Autumn in Jenny's Light House

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Not everyone gets to experience how comfortable it is to live in a well designed home. Jenny, our resident scientist and director, loves collecting data and communicating science so she has multiple data loggers around her home recording temperature, humidity and ambient light levels.

The floor plan of Jenny's home showing the location of the data loggers used to generate the graphs below.

The floor plan of Jenny's home showing the location of the data loggers used to generate the graphs below.

Although her house sits on a tricky, narrow, north-to-the-street block it still makes good use of free heat from the sun during cooler months due to its clever, compact design. She's so confident about its thermal performance that the only heating installed in the home are two 600W infrared heater panels, one mounted on the ceiling in each bathroom. *Its important to note that Jenny's home is built using common construction methods and materials and uses a solar passive design approach which responds carefully to climate and site, not the more prescriptive Passivhaus approach.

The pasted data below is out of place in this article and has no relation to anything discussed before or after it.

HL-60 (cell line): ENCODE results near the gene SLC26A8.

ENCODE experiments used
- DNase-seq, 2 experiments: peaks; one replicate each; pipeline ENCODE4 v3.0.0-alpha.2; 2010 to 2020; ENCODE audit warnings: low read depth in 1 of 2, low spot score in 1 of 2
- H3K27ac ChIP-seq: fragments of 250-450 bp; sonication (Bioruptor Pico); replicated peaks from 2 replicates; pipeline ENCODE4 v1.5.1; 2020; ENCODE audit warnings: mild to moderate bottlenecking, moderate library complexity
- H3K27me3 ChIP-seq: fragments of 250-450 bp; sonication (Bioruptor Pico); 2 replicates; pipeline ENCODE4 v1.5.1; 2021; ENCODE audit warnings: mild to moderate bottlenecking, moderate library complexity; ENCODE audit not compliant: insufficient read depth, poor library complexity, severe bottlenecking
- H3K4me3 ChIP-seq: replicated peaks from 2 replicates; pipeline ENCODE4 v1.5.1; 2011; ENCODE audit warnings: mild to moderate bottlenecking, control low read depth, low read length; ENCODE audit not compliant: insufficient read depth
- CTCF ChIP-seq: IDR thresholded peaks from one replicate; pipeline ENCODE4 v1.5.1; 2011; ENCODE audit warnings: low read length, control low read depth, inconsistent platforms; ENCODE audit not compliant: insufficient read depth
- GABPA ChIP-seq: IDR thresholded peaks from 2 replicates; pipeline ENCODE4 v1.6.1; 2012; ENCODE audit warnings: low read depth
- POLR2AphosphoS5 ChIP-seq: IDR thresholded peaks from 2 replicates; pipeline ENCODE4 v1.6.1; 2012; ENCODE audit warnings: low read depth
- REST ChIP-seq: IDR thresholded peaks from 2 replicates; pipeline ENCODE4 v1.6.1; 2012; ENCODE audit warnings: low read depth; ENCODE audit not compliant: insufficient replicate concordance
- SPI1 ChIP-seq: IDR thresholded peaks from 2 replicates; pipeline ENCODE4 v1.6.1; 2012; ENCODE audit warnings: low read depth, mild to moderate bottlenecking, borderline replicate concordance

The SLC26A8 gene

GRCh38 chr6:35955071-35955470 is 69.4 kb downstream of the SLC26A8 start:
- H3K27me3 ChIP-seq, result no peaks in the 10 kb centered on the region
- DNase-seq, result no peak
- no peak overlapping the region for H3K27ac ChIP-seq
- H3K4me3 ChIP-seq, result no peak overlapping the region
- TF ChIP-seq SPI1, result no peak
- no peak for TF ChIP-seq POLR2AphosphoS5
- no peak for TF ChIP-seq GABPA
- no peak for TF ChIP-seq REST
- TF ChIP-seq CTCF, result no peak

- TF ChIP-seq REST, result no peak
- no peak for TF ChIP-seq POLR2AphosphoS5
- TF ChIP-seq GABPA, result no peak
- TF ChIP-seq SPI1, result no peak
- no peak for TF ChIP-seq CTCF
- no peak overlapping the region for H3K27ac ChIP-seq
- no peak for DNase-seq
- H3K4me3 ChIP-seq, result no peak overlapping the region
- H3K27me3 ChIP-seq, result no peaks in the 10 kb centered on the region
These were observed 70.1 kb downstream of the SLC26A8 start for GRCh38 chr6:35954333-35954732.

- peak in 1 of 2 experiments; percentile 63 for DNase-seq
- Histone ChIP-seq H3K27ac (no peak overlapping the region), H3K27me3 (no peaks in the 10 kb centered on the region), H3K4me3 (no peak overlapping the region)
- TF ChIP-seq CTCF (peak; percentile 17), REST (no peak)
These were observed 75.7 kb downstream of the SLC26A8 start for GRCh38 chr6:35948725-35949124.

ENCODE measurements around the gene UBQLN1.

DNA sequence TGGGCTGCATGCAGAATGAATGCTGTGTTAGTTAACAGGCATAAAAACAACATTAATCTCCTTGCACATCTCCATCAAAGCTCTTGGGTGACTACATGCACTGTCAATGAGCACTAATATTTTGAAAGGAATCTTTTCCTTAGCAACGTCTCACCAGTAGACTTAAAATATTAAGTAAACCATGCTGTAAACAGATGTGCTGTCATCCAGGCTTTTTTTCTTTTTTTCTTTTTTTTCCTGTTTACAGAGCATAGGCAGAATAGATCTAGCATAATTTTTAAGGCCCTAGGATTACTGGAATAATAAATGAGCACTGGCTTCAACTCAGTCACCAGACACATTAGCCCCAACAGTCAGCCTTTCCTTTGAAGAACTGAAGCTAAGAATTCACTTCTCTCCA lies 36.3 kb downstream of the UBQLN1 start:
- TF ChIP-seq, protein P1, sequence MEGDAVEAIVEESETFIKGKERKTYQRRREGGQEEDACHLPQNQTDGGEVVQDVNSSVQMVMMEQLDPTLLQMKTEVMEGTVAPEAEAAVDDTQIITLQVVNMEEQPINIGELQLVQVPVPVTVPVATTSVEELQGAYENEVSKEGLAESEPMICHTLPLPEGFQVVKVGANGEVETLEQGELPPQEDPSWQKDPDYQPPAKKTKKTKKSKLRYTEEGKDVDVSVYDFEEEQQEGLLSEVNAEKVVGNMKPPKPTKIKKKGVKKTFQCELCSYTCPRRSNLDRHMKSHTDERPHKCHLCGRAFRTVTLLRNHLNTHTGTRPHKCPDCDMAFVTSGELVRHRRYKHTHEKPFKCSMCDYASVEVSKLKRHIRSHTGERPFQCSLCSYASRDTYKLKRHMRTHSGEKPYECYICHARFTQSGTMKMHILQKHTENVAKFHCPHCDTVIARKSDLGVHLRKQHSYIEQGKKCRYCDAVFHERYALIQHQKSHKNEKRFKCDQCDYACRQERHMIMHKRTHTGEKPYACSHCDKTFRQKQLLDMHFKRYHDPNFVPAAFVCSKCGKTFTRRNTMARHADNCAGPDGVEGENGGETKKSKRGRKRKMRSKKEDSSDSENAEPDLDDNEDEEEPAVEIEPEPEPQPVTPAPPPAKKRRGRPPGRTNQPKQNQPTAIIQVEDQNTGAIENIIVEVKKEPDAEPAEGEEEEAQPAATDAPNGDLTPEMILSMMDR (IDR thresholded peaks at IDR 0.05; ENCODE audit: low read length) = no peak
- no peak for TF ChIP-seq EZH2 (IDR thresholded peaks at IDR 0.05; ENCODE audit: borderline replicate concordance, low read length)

Bureau of Meteorology data for the first week of April showing minimums and maximums on the left.

Bureau of Meteorology data for the first week of April showing minimums and maximums on the left.

As Autumn arrived in Canberra this week (with minimums of between 3.3 and 9.1 and maximums of 18.4 to 22.3) Jenny's house remained very comfortable with the main living areas and bedrooms (shown in green, blue and orange on the graph belows) fluctuating between 21 and 26 degrees. The southern bathroom (shown in black), unsurprisingly, is the coolest room in Jenny's house but it is still far from cold (so far). In the early hours of Tuesday April 4 when Bureau of Meteorology data shows the minimum temp got down to 5.7 degrees, Jenny left the bathroom window open and the temperature in the room only dropped to 18.5 degrees (you can see that point highlighted with a text box on the graphs below).

On that chilly morning she switched on the infrared heater panel for 20 min and it caused the temperature to quickly climb to 19.6 (see the peak after the 5:30am low). The subsequent, smaller peak that morning corresponds to a quick shower. The larger peaks, on other mornings, corresponds to slightly longer showers or two consecutive showers. Jenny says: "You should see the temperature peaks my teenagers can create in the other bathroom when I'm not knocking on the door reminding them to get out!"

Temperature in different parts of Jenny's home April 1 - 7 April, 2017.     Green = Dining, Blue = Lounge, Orange = Bedroom, Black = Southern Bathroom

Temperature in different parts of Jenny's home April 1 - 7 April, 2017.     Green = Dining, Blue = Lounge, Orange = Bedroom, Black = Southern Bathroom

Temperature in different parts of Jenny's home April 4 - 6, 2017 (close up of the graph above).      Green = Dining, Blue = Lounge, Orange = Bedroom, Black = Southern Bathroom

Temperature in different parts of Jenny's home April 4 - 6, 2017 (close up of the graph above).      Green = Dining, Blue = Lounge, Orange = Bedroom, Black = Southern Bathroom